"I have seen cities built, brick by brick, and homes found for lost children. I have heard stories told, I have heard voices in song, I have witnessed the creation of beauty. I have seen longing fulfilled in the great towers of a city by the shore. I have seen the joy of finding, of making, of building in my children. I have watched them at night, as they dance their being of brightest fire."

"Truly, then, they have learned from you."

Maglor was silent for a long moment, and then answered, "Yes."

They stood together on the empty shore. The waves came almost to their feet. Maglor heard a call from the sea, the call that summons the Elven peoples to Valinor. He had never heard it before, but hearing it now did not surprise him. Then Galadriel spoke again.

"Your son still lives, who shares in the doom of the immortals. He names you Father, and sings your songs in the Blessed Realm. Will you not come to him?"

An si Tintalle Varda Oilosseo

Ve fanyar maryat Elentari ortane

Ar ilye tier undulave lumbule

Ar sindanoriello catia mornie

I falmalinnar imbe met, ar hisie

Untupa Calaciryo miri oiale

For now the Kindler, Varda, from Mount Everwhite has lifted up her hands like clouds, and all paths are drowned deep in shadow; and out of a grey country darkness lies on the foaming waves between us, and mist covers the jewels of Calacirya for ever.

Galadriel's voice shaped Maglor's song, that Elrond had taught her in a distant age. In her voice the longing remained, and yet there was a hope that Maglor had not imagined in his song. For though the mist had covered much, yet the song remains, and the singer.

"Will you not come to him?" she asked again.

Maglor remembered young Elros in his arms, and Elrond's small hand reaching out to him as he sang. How he had believed these children could save him. How cruel he had been to them, keeping them, demanding their love. Yet it was this love, alone, long after he had ceased to demand or even hope for it, that was left to bring him home.

"Did he send you to me?"

Galadriel shook her head. "He would have come for you himself, ages past, but the way was not opened for him."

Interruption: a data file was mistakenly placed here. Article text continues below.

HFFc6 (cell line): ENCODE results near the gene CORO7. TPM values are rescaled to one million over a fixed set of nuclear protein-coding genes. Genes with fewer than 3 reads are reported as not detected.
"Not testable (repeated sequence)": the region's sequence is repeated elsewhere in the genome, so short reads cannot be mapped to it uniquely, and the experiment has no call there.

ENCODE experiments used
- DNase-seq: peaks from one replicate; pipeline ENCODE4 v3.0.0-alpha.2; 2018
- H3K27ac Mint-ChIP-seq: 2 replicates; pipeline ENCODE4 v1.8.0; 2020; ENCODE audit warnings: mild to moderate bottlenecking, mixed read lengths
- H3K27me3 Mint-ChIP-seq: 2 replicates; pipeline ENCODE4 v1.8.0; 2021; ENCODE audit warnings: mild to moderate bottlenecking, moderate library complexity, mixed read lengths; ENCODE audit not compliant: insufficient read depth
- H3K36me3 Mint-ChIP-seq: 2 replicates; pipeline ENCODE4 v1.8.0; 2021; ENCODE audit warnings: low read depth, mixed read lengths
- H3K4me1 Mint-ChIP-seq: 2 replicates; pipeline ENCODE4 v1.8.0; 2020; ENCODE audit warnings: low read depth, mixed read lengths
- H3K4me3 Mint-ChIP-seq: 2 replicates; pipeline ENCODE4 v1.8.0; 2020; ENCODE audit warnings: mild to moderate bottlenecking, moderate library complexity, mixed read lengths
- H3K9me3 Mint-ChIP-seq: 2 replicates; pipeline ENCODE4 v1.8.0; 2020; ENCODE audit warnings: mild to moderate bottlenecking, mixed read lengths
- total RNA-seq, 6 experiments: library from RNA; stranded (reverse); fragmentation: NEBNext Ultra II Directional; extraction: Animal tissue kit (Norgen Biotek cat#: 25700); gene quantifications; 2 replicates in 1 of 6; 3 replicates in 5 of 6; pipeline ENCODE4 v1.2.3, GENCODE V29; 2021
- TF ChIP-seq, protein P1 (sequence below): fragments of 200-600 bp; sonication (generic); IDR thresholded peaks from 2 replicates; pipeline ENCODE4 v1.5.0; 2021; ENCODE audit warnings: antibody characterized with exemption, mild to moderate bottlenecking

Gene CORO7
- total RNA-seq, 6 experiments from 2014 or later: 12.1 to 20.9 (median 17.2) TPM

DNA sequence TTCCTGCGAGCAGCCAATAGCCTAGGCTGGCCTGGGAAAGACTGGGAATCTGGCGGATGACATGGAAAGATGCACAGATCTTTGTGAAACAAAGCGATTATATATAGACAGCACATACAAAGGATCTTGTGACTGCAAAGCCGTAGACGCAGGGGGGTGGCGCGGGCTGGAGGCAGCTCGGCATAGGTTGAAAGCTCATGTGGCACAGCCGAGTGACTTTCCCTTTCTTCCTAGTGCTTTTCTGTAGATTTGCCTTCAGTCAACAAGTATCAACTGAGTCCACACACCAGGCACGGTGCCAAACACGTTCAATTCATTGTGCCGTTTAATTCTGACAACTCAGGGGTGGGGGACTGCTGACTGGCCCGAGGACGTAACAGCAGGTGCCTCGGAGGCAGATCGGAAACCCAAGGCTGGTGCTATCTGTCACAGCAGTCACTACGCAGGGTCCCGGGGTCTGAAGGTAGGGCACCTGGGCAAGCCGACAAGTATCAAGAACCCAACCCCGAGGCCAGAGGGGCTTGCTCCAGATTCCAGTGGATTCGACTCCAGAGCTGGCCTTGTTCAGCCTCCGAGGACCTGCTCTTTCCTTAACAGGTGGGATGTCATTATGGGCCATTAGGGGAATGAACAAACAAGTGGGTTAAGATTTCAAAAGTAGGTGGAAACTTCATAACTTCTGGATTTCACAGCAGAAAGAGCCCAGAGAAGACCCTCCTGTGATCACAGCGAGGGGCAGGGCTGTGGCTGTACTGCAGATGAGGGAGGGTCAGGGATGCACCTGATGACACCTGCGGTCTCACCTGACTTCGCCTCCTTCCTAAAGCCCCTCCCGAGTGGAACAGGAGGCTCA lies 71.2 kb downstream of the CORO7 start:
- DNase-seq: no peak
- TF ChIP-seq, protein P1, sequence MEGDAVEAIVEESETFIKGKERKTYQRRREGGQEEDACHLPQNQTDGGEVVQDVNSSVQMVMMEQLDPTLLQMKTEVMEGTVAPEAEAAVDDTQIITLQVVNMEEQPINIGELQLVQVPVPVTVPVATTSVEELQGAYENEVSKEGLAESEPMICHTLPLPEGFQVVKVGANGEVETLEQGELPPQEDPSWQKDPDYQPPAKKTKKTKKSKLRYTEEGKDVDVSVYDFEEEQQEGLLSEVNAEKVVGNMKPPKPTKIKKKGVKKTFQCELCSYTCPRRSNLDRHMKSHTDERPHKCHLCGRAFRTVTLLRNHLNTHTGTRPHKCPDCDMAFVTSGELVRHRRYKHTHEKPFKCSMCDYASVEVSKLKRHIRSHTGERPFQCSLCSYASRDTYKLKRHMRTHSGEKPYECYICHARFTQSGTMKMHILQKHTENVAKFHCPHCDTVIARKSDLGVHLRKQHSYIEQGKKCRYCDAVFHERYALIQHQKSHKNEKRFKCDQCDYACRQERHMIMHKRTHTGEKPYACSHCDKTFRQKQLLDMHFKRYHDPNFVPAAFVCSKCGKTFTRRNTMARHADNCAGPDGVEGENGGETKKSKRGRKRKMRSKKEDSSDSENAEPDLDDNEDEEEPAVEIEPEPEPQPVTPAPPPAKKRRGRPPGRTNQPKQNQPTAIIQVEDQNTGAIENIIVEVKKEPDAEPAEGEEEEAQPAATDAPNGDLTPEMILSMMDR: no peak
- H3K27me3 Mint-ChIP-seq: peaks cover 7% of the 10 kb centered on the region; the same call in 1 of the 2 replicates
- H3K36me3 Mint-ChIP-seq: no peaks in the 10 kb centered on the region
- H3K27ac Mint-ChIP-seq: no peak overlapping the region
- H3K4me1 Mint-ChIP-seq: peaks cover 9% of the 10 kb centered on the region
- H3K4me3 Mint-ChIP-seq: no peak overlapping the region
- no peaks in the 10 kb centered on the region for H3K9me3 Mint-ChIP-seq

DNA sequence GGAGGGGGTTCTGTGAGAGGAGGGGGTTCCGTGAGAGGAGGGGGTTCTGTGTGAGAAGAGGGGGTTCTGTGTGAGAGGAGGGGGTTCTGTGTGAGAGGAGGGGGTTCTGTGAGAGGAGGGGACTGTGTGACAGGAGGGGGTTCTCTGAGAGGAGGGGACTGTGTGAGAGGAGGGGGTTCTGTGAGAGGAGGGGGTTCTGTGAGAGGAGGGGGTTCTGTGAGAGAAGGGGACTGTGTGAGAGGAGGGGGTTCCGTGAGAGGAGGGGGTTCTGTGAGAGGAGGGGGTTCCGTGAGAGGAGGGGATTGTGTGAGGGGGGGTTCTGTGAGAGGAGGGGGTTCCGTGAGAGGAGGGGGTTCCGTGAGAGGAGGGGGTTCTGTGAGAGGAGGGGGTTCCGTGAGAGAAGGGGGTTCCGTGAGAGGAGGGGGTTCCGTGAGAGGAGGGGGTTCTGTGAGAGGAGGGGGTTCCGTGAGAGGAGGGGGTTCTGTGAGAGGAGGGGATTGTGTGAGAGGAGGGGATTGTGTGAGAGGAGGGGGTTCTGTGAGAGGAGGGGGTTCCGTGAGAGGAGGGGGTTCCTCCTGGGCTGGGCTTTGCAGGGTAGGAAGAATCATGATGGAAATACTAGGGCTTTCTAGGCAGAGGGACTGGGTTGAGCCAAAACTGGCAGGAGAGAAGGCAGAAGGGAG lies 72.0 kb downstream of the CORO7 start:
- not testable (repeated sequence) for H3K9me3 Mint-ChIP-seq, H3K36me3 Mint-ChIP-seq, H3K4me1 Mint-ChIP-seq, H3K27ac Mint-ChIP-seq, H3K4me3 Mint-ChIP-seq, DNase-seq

"Why is it now open?"

"Would you have come before?"

He thought of all he had seen in his journeys. He thought of the vow, now empty, and of all that had replaced it in his heart. "No," he said, "I suppose not."

"Will you come now?" she asked. The stars seemed to speak with her, and the waves, echoing her call.


At once she let out a wordless song. She raised her hands, and a small boat came out of the west. It came right to the shore, following her voice. She stepped into it, and held out a hand to Maglor.

He looked around. Up and down the beach the shore was empty of all but sand. He turned one last time to the heart of Middle Earth, and sang to it one last song of farewell. Then he took Galadriel's hand, and stepped away from his long home.

They passed through the waves, moving westward. The road straightened, and they moved away from the curving surface of the earth. Soon they were among the stars. Maglor sang to the stars, and each light touched him, one by one. The soft light of a fading star kissed him, the piercing light of a flashing star nipped at his face. He saw the brightness of the Silmarils in every passing star, and knew the vow of the sons of Feanor was complete, and forgiven, and gone. As he sang, the stars returned the song, merging it with the song of Valinor, singing the song of the last son of Feanor, bringing him home.

The End



The first italicized line is Lamentations 1:1 (from the Bible). The second is Lamentations 3:15.

Galadriel's song is from The Fellowship of the Ring. It is the same song that Maglor sings in chapter 2 of 'As Little Might Be Thought.'

As always, I bow to the Great Professor Tolkien and apologize for any misuse I have made of his characters.